• Claims should not suggest or imply that a food is safer, more nutritious, or otherwise has different attributes than other comparable foods solely because the food was not genetically engineered, or FDA may find the claim to be misleading. In addition, FDA may consider a claim to be misleading if it fails to reveal certain material information (e.g., a prominent statement that a minor food ingredient was not produced with GE if consumers could be misled to believe that the entire product was not produced with GE or a statement that a food was not produced with GE when the food is incapable of being produced with GE).

  • Claims must be substantiated, taking into consideration the specifics of the claim, which may include:

    • Documentation of handling practices and procedures, including segregation procedures. Manufacturers that have control over production of raw commodities should document whether or not the raw commodities are produced using GE, including segregation procedures. Other manufacturers may rely on certifications or affidavits from suppliers in the food production and distribution chain.

    • Compliance with USDA organic certification requirements. A claim that a food is not derived from GE plants can be substantiated by records demonstrating compliance with the U.S. Department of Agriculture’s (USDA’s) certified organic regulations.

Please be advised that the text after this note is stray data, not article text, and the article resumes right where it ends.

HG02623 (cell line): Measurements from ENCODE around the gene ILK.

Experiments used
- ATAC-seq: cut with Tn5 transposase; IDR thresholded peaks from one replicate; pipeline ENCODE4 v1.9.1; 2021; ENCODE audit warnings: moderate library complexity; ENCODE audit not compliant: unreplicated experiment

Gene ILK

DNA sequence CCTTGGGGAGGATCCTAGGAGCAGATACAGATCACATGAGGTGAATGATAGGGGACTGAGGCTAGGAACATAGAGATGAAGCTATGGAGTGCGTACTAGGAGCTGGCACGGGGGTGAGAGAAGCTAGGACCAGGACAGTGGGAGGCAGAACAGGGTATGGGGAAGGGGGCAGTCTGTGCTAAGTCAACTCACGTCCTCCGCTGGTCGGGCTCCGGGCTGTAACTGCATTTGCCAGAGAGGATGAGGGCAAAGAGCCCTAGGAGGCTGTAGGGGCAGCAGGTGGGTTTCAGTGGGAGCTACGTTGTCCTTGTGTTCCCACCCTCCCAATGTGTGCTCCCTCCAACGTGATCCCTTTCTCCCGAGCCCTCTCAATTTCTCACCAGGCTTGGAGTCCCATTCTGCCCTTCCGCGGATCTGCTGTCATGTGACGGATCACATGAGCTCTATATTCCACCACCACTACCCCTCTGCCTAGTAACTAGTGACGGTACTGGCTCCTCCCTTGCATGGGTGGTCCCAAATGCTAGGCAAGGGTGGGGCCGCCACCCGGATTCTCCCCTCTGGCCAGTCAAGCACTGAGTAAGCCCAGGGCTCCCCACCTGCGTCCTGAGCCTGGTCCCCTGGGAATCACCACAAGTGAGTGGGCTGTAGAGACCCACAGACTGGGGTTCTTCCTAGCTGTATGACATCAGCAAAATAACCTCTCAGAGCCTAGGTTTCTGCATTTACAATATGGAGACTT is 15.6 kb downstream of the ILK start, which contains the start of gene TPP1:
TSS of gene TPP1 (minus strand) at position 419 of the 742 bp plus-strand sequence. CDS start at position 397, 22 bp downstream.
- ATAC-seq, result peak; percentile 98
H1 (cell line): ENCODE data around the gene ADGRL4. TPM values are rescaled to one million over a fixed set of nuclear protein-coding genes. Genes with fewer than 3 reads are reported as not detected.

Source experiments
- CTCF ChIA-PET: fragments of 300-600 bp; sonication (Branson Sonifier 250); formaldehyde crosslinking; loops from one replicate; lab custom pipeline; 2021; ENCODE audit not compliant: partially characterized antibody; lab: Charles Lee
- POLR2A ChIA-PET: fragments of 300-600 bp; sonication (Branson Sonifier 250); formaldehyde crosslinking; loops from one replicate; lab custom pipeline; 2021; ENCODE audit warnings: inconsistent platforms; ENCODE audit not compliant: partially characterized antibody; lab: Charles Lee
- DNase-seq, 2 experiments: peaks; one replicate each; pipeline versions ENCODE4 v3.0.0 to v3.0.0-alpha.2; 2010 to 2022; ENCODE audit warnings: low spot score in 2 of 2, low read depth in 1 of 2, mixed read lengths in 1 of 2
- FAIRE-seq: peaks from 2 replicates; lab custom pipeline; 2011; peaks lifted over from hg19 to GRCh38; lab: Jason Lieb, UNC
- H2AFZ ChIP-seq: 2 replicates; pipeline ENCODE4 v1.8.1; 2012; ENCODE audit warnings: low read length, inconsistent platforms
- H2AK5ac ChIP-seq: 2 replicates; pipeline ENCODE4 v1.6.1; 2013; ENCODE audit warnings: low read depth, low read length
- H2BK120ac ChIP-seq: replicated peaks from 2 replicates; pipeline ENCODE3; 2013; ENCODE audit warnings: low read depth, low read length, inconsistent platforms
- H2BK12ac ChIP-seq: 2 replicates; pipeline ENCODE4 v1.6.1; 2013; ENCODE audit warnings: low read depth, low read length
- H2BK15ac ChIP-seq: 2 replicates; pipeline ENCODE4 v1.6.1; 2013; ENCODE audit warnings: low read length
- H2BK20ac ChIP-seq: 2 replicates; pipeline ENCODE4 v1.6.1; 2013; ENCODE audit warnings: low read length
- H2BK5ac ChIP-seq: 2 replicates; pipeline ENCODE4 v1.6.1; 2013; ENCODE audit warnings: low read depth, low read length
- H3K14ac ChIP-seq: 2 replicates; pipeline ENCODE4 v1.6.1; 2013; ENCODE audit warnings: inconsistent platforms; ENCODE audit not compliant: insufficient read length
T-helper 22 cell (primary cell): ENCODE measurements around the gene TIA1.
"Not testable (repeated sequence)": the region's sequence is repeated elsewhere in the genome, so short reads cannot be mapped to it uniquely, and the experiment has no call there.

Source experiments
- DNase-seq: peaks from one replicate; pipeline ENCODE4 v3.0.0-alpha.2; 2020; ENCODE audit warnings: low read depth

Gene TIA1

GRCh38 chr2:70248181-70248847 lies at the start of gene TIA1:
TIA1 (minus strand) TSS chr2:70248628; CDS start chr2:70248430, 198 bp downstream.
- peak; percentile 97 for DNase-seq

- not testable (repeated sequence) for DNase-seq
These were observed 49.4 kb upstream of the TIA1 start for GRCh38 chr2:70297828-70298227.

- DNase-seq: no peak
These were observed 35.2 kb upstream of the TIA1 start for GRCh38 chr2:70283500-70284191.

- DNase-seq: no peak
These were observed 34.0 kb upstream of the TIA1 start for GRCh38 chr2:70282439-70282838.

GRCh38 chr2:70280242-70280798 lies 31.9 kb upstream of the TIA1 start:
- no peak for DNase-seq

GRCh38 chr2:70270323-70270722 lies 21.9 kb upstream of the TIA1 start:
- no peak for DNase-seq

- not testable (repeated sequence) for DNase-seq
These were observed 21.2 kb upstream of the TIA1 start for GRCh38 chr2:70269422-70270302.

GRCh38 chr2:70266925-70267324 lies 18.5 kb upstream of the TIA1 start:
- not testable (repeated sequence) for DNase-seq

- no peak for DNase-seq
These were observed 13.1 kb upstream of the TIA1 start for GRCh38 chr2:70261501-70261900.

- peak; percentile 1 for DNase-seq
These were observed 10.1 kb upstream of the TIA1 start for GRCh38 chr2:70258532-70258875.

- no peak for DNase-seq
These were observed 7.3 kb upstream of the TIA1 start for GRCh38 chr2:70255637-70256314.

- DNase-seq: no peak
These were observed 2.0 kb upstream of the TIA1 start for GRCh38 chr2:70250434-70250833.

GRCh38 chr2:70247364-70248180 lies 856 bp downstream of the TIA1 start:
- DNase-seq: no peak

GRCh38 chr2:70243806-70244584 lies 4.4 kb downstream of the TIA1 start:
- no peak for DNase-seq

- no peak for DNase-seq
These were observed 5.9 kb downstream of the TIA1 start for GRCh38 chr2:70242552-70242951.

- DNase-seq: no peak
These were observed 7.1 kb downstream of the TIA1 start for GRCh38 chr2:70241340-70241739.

• Use of validated test methods. Validated analytical methods may be useful in confirming the presence of GE material, but most often will likely not be sufficient to substantiate that a food is not derived from GE plants, particularly highly processed foods such as oils.

FDA’s Request for Comments on the Use of “Natural” in Food Labeling

FDA’s longstanding policy for using “natural” claims in food labeling, which it first articulated in 1991, is that nothing artificial or synthetic (including colors regardless of source) is included in, or has been added to, the product that would not normally be expected to be there.

FDA, however, has never defined “natural,” nor has FDA established requirements through regulation for the use of “natural” in food labeling. In recent years, FDA has received a number of citizen petitions requesting that FDA define “natural,” and has received requests from federal courts asking it to respond to questions about “natural” claims being disputed in litigation.